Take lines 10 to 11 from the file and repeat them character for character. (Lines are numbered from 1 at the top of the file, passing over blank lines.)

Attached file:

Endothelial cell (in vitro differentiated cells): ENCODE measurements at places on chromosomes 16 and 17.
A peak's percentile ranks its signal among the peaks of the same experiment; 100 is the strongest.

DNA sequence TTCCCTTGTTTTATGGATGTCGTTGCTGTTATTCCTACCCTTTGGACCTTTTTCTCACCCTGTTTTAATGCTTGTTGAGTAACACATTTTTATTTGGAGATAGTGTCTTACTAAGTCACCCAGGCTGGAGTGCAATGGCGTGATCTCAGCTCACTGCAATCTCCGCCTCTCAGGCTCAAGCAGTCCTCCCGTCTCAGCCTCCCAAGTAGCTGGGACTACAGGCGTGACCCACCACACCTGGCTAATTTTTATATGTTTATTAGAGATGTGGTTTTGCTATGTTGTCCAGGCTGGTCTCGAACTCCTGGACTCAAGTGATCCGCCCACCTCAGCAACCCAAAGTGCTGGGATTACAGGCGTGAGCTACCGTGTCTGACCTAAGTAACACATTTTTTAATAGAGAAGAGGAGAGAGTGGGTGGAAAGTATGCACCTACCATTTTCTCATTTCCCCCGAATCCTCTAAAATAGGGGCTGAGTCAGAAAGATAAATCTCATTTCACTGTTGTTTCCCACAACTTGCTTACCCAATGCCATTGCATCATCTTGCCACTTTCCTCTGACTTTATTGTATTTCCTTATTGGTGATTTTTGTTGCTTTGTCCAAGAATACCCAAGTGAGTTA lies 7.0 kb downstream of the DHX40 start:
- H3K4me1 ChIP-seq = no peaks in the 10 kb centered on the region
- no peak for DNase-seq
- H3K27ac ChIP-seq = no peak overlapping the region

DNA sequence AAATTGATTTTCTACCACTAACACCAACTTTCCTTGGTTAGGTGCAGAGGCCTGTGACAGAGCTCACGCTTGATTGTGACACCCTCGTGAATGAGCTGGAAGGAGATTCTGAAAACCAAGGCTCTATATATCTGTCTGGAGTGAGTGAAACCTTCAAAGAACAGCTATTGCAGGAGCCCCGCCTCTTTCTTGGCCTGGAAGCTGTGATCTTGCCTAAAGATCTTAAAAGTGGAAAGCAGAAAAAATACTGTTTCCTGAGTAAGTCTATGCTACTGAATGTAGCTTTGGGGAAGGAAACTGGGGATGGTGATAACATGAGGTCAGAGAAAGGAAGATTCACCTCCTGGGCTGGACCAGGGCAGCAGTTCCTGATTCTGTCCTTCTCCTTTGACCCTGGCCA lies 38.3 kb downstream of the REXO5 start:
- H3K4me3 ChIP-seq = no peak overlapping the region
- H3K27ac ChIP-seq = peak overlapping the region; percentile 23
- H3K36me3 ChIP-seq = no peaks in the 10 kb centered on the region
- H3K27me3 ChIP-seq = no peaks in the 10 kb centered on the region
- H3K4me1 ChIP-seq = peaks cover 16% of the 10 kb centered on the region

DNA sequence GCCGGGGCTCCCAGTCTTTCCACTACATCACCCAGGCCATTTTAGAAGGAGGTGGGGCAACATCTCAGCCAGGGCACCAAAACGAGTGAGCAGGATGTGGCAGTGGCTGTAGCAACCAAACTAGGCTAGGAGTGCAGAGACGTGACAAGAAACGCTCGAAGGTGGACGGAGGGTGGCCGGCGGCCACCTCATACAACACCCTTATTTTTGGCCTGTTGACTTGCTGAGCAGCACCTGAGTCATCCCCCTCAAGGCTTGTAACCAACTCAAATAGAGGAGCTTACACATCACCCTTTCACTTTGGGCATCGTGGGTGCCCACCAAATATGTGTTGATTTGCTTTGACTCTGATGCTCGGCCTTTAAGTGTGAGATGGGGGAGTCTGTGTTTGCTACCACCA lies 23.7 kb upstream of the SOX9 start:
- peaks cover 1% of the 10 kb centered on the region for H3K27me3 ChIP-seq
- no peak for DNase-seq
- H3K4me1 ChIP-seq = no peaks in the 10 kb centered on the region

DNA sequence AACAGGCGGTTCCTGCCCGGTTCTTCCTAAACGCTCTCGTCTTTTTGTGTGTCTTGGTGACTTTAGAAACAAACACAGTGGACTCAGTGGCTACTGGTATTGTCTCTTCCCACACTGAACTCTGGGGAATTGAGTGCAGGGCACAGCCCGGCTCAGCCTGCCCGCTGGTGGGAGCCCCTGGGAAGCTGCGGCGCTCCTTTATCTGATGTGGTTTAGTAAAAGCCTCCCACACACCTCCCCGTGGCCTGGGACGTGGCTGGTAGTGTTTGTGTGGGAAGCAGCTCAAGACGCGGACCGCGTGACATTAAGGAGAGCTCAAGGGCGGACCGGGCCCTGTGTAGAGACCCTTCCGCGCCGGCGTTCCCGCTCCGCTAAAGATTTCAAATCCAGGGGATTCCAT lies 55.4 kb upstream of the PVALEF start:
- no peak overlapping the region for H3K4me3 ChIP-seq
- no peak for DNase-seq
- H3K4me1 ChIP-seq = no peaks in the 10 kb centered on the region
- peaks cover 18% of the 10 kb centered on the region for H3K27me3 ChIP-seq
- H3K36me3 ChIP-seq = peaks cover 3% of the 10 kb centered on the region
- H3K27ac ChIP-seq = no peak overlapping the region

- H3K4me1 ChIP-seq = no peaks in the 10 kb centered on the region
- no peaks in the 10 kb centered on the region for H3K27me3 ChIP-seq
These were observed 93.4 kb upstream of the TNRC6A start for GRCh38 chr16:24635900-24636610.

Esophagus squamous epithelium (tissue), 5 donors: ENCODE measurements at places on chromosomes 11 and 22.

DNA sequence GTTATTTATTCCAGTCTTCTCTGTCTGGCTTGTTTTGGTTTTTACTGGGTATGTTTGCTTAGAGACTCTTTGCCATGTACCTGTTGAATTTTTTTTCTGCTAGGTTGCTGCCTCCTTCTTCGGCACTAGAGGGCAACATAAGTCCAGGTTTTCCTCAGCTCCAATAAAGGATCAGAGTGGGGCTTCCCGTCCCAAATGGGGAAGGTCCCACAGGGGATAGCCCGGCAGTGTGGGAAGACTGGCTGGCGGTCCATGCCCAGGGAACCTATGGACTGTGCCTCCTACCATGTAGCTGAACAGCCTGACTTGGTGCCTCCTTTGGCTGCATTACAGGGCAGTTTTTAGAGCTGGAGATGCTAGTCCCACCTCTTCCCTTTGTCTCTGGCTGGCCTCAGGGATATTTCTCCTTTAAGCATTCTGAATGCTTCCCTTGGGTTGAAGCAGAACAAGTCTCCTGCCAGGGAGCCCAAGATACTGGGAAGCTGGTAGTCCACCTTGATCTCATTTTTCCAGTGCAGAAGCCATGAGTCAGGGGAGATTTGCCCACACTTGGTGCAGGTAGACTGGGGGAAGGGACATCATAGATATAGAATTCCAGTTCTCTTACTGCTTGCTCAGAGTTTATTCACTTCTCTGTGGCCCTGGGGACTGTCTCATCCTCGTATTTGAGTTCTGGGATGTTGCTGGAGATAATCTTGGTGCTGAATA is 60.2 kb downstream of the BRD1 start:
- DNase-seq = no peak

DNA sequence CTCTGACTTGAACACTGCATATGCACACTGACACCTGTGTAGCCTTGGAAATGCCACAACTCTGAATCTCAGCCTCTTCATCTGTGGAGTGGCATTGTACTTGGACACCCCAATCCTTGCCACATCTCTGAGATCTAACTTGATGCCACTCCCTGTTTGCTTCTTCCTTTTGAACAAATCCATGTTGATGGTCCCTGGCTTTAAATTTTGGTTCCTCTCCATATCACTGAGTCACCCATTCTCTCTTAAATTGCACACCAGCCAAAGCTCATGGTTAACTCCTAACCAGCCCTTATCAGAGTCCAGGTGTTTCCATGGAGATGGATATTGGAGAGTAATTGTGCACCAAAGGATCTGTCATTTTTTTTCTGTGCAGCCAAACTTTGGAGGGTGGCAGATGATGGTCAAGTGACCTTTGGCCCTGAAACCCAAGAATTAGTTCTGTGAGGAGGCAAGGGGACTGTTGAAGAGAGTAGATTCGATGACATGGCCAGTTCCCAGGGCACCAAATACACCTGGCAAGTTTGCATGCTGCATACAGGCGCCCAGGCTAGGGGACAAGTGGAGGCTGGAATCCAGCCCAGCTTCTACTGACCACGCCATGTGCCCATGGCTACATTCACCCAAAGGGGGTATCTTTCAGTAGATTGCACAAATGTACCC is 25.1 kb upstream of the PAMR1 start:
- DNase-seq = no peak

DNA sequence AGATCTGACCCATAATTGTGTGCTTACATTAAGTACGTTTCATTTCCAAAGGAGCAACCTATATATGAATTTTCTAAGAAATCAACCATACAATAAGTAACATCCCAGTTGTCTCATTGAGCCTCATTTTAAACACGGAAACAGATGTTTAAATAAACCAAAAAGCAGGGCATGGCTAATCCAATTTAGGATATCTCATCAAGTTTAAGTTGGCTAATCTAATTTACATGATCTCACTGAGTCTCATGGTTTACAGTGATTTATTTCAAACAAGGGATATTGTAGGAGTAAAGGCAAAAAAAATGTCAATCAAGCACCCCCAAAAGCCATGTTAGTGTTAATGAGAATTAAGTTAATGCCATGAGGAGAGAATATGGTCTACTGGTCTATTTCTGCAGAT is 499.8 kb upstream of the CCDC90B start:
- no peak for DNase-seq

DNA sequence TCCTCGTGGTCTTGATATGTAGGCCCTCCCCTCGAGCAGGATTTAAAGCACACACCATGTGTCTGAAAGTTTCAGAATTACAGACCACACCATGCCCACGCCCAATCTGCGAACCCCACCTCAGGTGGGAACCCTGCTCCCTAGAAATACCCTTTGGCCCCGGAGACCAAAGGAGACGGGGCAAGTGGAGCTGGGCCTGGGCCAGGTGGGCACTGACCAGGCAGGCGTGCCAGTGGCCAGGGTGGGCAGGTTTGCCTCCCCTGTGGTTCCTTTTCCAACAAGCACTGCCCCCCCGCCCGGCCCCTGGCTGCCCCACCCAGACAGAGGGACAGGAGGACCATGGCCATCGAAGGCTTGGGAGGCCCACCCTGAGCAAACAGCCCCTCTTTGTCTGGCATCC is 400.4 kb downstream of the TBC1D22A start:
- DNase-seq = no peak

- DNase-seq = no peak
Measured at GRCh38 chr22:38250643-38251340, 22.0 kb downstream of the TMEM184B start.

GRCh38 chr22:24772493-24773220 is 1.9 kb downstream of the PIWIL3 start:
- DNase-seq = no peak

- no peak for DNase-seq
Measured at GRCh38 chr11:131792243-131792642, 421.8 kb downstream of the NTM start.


- H3K36me3 ChIP-seq = no peaks in the 10 kb centered on the region
- H3K27me3 ChIP-seq = no peaks in the 10 kb centered on the region